Groundnuts Changing Futures in Northern Uganda’s Refugee Communities

“Can you keep up with the pace?” asks South-Sudanese Business Support Facilitator Modi Frezer Amule. “We South-Sudanese are used to walking, I walked in three days from my hometown Yei to the Ugandan border, carrying all my stuff”.

Groundnuts Changing Futures in Northern Uganda’s Refugee Communities

We met Modi, one of about 1.5 million refugees living in Uganda, who easily talked about the intense journey he went through when he fled his home during the civil war. He now supports farmer groups under the Agri-Business Skilling for Youth in a Refugee Context (ABSYR) project, as a Business Support Facilitator.

We also visited a groundnut field, planted by the young farmers group ‘Save to Change.’ “We want to change our futures by learning how to do business, and we want to transfer our knowledge to others as well”, explains group member Stella Yunimgba (27). The choice for groundnut as a crop was not a coincidence. As part of a business training by ICCO, the group developed a business plan that included market research. “We visited many markets in the district and noticed that groundnuts are limited, but they sell for a good price. So it was our best option. Besides, we found a trusted person that could sell us quality seeds for a good price” she added.

Although Uganda’s national policies allow refugees to work and to use land for farming, obtaining land is not easy for most refugees and the host community members. Through the ABSYR program, ZOA assists selected farmer groups in making gainful arrangements with landlords. “We are lucky, we have a great landlord who rented 4 acres of land to us, and with the money we make this year, we will rent more land close to the valley tank so that we can also do cropping in the dry season”, explains the 24 year old secretary of ‘Kenyi Scropas of ‘Save to change’ group.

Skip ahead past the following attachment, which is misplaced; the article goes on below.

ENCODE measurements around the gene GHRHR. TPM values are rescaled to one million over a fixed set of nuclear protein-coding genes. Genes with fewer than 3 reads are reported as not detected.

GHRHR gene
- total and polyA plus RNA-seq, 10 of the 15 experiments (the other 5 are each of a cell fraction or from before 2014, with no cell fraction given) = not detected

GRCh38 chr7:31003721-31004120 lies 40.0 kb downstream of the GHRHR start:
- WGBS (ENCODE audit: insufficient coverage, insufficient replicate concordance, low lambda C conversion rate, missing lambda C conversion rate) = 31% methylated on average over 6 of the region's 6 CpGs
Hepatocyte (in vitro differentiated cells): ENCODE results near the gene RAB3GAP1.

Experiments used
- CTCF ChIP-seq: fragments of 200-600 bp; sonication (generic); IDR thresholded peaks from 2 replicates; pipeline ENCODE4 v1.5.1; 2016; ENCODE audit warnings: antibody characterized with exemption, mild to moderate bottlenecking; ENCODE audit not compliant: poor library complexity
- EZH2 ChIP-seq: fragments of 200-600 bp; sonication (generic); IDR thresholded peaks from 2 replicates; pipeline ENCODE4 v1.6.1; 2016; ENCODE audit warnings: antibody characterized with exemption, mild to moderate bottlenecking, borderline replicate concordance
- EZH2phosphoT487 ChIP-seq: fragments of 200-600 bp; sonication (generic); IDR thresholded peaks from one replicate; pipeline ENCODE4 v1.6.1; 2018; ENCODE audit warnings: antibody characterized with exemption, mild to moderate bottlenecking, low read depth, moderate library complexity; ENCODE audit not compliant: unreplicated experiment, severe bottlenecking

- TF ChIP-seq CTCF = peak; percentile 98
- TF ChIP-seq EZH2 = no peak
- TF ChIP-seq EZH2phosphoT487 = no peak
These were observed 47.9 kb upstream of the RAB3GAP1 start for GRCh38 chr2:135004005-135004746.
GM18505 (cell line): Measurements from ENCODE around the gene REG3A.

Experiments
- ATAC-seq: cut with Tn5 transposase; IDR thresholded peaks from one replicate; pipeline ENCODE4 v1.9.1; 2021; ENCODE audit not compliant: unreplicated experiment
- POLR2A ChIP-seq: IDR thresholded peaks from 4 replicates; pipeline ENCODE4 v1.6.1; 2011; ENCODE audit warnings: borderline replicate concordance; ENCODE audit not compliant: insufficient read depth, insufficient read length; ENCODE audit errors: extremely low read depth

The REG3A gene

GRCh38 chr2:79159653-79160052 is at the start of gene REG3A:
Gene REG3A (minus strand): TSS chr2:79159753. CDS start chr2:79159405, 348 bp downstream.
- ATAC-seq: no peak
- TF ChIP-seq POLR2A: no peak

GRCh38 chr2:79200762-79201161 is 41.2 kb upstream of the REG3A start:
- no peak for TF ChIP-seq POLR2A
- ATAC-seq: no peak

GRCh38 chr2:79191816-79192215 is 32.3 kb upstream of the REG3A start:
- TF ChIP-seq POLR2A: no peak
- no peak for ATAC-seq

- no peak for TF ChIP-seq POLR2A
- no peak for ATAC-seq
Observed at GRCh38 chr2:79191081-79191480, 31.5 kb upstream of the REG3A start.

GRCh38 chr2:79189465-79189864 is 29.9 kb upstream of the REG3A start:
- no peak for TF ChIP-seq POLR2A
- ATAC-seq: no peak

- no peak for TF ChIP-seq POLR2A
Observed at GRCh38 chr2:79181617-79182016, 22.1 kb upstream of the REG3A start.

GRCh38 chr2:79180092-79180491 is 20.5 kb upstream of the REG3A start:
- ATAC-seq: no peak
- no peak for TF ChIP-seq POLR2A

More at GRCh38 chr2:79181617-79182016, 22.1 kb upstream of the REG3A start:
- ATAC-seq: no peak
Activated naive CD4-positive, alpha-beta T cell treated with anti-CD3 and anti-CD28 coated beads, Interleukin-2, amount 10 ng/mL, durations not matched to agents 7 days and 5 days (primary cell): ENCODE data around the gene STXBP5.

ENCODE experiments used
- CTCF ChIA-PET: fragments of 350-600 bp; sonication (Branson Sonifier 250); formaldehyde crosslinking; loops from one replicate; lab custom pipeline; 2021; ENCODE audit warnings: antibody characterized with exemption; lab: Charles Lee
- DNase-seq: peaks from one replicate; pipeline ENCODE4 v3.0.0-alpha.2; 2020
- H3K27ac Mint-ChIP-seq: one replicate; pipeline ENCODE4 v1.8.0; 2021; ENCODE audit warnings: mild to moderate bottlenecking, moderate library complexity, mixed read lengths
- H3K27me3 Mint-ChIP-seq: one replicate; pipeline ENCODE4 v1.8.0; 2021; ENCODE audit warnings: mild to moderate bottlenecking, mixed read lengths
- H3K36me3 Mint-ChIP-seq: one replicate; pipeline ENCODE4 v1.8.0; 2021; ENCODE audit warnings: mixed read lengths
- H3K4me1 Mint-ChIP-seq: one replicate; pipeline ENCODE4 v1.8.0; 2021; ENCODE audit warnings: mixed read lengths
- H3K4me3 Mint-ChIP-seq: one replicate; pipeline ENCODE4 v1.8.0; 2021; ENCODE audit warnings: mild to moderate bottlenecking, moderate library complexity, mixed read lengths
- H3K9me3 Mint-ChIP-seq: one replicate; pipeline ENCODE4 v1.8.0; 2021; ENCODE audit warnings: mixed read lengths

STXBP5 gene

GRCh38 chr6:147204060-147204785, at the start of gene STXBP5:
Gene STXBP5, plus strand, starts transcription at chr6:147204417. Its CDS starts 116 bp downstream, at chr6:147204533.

Valley tank near BidiBidi settlement

The ABSYR consortium constructed 4 valley tanks in the region to save the rainwater from the rainy season for the dry season. “We are very grateful for this project because even when we return home we can use the skills we have gained to make a difference in our lives”, says the chairperson of the group. “We can even transfer the knowledge we gained to others so they can start their business as well”. The group appreciates both the long term view of the ABSYR project, as well as the complementarity of the consortium partners. Speaking about the role of War Child, the chairperson of ‘Save to Change’ says, ”I think this is the only project giving psychosocial support to farmer groups from both refugee and host communities”.

Humanitarian aid is shifting towards cash transfers so that beneficiaries can buy what they need themselves. The UN World Food Program for example reduced assistance through food distribution in 2020 and is expected to continue the trend in 2021 due to budget cuts. The increasing demand prompted by such a cash economy therefore calls for an increase in products to market, an opportunity that refugee and host community farmer groups under the ABSYR project continue to exploit through the production and sale of food products in Yumbe district´s local markets. According to ‘Save to Change’ group, the project has helped to increase the availability of food in Bidi Bidi refugee settlement and surrounding local markets.

About ABSYR project

The ABSYR project in Yumbe district, North-West Uganda, is a three year project financed by the Embassy of the Netherlands in Uganda. The project focuses on access to land, psychosocial support and entrepreneurship with special attention to youth and women. So far, 5,000 youth from both host and refugee communities have been equipped with skills for gainful self employment in agri-business, and 1,000 supported with advanced business development skills to stimulate the local business ecosystem.


Author Daan Mulder and Julius Dol
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